Michigan youth vote dipped in 2016, but might have surged in 2018

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A role of stickers for voters sit on a table at a voting precinct in Delhi Township.

Matt Schmucker

A role of stickers for voters sit on a table at a voting precinct in Delhi Township.

The 2016 presidential election was a polarizing time for the country, and Michigan was no exception.

Donald Trump won Michigan by 0.3 percent, taking the presidency with him by a margin of fewer than 10,000 votes, according to the New York Times. In contrast, Barack Obama won Michigan by 9.5 percent in 2012, netting roughly 450,000 more votes than his runner-up.

MLive attributes this swing, at least partially, to voter turnout: More people voted in terms of raw numbers, but fewer voters turned out in traditionally Democratic counties.

While partisan shifts are apparent in results, changing participation among Michigan’s voter demographics could provide more insight into the state’s level of civic participation and how it ranks alongside the Midwest and the rest of the country.

Analysis

Looking at data from the U.S. Census Bureau’s Current Population Survey, or CPS, the U.S. as a whole had 70.3 percent voter registration among its citizen population in 2016, with states averaging 71.5 percent. This is down 0.9 percent from the nation’s 2012 voter registration, and 0.7 percent from that year’s state average.

This downturn in registration translated to voting on a national level as well: 61.4 percent of American citizens voted in 2016, down from 61.8 percent in 2012. The state average fell from 62.9 to 62.4 percent.

Among the 50 states and the District of Columbia, Michigan ranked 16 with 74.1 percent of its citizen population registered in 2016, ahead of Massachusetts and behind Missouri. Michigan ranked 18 among citizen population that voted with 64.3 percent.

In both these measurements, Michigan ranked above average compared to the nation. However, Michigan’s totals are down from 2012, when the state reached 77.8 percent registered and 66.8 percent turnout.

Among Midwestern states, Michigan fell roughly in line with the average in 2016, ranking seventh of 12 in percent registered and fifth in turnout. The Midwest as a whole averaged about three points higher registration and turnout than the country that year, with 73.5 percent registration and 64.1 percent turnout.

Among the 18 to 24 demographic, states averaged 55.9 percent registration and 43.3 percent turnout in 2016, when the 10 states with less than 100,000 people in the category were removed from the equation. Nationally, 55.4 percent of the youngest voting-eligible citizens were registered and 43 percent turned out.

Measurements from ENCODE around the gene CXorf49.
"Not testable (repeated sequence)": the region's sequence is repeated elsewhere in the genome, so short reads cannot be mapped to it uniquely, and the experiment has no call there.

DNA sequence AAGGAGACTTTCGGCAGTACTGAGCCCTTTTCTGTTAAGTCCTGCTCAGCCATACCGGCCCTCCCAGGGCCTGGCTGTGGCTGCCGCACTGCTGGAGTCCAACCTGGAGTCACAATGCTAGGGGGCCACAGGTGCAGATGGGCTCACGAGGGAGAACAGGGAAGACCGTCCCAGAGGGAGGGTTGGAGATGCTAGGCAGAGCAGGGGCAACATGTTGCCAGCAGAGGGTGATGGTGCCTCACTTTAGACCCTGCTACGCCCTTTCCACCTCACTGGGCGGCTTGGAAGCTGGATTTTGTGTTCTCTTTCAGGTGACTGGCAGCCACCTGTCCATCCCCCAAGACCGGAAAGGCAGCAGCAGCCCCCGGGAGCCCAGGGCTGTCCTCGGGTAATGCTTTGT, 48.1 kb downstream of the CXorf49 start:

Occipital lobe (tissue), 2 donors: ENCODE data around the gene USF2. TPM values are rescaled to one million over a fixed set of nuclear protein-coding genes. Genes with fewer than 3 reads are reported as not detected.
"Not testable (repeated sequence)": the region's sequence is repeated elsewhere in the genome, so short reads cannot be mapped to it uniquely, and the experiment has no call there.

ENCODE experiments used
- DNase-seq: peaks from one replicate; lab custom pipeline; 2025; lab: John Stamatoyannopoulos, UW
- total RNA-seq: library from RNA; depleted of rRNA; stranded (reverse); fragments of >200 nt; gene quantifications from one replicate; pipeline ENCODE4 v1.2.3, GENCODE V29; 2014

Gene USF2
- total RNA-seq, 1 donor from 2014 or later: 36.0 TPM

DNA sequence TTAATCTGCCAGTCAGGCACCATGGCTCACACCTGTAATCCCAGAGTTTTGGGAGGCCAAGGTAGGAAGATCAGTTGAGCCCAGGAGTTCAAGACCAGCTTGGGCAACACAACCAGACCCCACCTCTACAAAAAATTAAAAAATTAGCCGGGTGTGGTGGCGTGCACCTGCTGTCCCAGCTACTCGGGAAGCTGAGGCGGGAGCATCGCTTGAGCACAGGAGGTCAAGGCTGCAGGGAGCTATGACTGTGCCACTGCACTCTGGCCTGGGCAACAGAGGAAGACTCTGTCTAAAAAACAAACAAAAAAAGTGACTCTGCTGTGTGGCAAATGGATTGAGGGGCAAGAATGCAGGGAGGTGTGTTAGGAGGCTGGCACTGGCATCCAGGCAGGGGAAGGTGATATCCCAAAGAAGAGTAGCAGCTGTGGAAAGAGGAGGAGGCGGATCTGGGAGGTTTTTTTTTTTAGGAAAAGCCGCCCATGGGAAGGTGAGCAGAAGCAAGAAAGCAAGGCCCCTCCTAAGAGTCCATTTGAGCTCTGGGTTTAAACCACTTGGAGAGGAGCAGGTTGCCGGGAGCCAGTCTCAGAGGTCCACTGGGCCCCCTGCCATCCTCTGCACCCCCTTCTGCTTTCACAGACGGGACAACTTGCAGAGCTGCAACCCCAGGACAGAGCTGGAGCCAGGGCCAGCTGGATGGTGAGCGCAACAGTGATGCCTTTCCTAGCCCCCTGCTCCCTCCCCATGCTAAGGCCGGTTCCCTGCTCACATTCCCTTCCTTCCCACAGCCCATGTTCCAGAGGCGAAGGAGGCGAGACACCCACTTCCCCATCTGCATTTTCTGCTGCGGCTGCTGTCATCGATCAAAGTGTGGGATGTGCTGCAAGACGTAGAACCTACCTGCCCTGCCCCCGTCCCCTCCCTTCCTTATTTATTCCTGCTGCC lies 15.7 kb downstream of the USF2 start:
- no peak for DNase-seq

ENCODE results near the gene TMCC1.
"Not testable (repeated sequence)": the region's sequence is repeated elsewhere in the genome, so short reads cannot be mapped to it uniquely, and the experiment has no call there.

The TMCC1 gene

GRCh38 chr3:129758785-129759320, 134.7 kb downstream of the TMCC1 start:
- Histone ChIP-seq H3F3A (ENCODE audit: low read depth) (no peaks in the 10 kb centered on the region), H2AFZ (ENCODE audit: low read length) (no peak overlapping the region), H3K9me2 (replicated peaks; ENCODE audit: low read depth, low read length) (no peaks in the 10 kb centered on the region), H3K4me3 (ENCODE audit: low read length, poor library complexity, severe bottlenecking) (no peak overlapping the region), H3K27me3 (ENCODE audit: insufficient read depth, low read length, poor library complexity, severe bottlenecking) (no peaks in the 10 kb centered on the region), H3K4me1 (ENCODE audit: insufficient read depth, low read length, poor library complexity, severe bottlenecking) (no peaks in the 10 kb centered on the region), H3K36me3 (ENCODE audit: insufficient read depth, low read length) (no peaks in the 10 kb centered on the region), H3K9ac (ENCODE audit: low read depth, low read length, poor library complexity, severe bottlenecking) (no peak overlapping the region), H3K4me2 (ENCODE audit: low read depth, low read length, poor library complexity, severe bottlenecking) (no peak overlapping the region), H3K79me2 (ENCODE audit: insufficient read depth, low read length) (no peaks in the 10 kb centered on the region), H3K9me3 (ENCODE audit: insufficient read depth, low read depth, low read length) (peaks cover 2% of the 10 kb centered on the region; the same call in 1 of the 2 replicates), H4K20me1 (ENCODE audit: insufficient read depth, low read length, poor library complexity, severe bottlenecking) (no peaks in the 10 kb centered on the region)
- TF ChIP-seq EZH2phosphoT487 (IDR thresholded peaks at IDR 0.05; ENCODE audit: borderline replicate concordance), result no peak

The Midwest averaged 56.8 percent registered and 44.4 percent turnout when removing North and South Dakota, which also were rounded to zero by the data. Michigan hit 55.7 percent registration and 37.8 percent turnout, ranking sixth in registration but eighth in turnout.

The older the demographic, the more civically engaged: Generally, each age bracket’s registration and voting was greater than the next youngest in both elections.

The 18-to-24 demographic was consistently the lowest in terms of both registration and turnout. At 43 percent nationwide turnout, about 30 percent less of this demographic voted in 2016 compared to the most active demographic, comprised of those aged 65 and older, 73.2 percent of whom voted nationwide.

In Michigan, this problem seems to be even worse. While fewer people voted in 2016 than in 2012, both the youngest and oldest demographics saw an uptick in voters nationally. 41.2 percent of youth citizens voted in 2012, while 43 percent of them did so in 2016. This trend did not persist in Michigan: Not only did Michigan have a much steeper overall decrease in voting percentage than the nation, the proportions of voters from both those demographics also fell. This was especially dramatic in Michigan’s young voters: While 44 percent of them voted in 2012, only 37.8 percent of them voted in 2016, more than five points below the national average, the average state, and the Midwestern average. As most of Michigan’s other demographics are typically around or above the national average, this lapse in youth vote seems to be the most striking trend in the data.

Michigan’s black voter registration and participation were slightly below the national totals in 2012, but moved slightly above them in 2016. A smaller percentage of Michigan’s Asian population was registered in 2016 than in 2012, but a greater proportion of that population voted in 2016.